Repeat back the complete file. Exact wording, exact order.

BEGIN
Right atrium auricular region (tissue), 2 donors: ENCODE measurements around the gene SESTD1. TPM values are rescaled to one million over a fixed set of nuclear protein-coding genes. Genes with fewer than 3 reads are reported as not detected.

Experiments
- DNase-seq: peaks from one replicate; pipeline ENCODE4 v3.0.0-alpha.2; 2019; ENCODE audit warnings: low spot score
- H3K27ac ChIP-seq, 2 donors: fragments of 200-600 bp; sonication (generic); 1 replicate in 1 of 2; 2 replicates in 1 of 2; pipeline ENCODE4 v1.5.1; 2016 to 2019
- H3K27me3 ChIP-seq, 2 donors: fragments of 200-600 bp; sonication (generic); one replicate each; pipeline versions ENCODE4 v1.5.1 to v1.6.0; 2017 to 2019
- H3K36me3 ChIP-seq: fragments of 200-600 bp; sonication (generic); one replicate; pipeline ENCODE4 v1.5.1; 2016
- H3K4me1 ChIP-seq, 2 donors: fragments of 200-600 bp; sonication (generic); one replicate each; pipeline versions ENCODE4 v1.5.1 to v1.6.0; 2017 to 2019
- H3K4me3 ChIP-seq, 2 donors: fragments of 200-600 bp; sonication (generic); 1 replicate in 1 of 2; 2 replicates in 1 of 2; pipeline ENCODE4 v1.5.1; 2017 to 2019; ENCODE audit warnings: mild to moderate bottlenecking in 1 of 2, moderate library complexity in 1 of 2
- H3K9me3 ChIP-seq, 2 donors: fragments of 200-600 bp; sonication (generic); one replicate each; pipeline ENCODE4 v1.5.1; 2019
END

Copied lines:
Right atrium auricular region (tissue), 2 donors: ENCODE measurements around the gene SESTD1. TPM values are rescaled to one million over a fixed set of nuclear protein-coding genes. Genes with fewer than 3 reads are reported as not detected.

Experiments
- DNase-seq: peaks from one replicate; pipeline ENCODE4 v3.0.0-alpha.2; 2019; ENCODE audit warnings: low spot score
- H3K27ac ChIP-seq, 2 donors: fragments of 200-600 bp; sonication (generic); 1 replicate in 1 of 2; 2 replicates in 1 of 2; pipeline ENCODE4 v1.5.1; 2016 to 2019
- H3K27me3 ChIP-seq, 2 donors: fragments of 200-600 bp; sonication (generic); one replicate each; pipeline versions ENCODE4 v1.5.1 to v1.6.0; 2017 to 2019
- H3K36me3 ChIP-seq: fragments of 200-600 bp; sonication (generic); one replicate; pipeline ENCODE4 v1.5.1; 2016
- H3K4me1 ChIP-seq, 2 donors: fragments of 200-600 bp; sonication (generic); one replicate each; pipeline versions ENCODE4 v1.5.1 to v1.6.0; 2017 to 2019
- H3K4me3 ChIP-seq, 2 donors: fragments of 200-600 bp; sonication (generic); 1 replicate in 1 of 2; 2 replicates in 1 of 2; pipeline ENCODE4 v1.5.1; 2017 to 2019; ENCODE audit warnings: mild to moderate bottlenecking in 1 of 2, moderate library complexity in 1 of 2
- H3K9me3 ChIP-seq, 2 donors: fragments of 200-600 bp; sonication (generic); one replicate each; pipeline ENCODE4 v1.5.1; 2019